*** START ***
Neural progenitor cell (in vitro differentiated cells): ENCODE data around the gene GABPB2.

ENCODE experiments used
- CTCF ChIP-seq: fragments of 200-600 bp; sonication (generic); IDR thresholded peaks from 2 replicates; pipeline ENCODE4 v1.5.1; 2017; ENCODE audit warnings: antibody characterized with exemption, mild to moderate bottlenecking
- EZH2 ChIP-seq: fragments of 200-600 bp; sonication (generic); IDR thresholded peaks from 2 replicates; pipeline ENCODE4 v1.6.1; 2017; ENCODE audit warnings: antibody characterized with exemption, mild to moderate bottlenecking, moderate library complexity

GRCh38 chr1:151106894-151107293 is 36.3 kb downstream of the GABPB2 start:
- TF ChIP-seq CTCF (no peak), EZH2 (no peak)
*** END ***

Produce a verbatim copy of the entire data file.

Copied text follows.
Neural progenitor cell (in vitro differentiated cells): ENCODE data around the gene GABPB2.

ENCODE experiments used
- CTCF ChIP-seq: fragments of 200-600 bp; sonication (generic); IDR thresholded peaks from 2 replicates; pipeline ENCODE4 v1.5.1; 2017; ENCODE audit warnings: antibody characterized with exemption, mild to moderate bottlenecking
- EZH2 ChIP-seq: fragments of 200-600 bp; sonication (generic); IDR thresholded peaks from 2 replicates; pipeline ENCODE4 v1.6.1; 2017; ENCODE audit warnings: antibody characterized with exemption, mild to moderate bottlenecking, moderate library complexity

GRCh38 chr1:151106894-151107293 is 36.3 kb downstream of the GABPB2 start:
- TF ChIP-seq CTCF (no peak), EZH2 (no peak)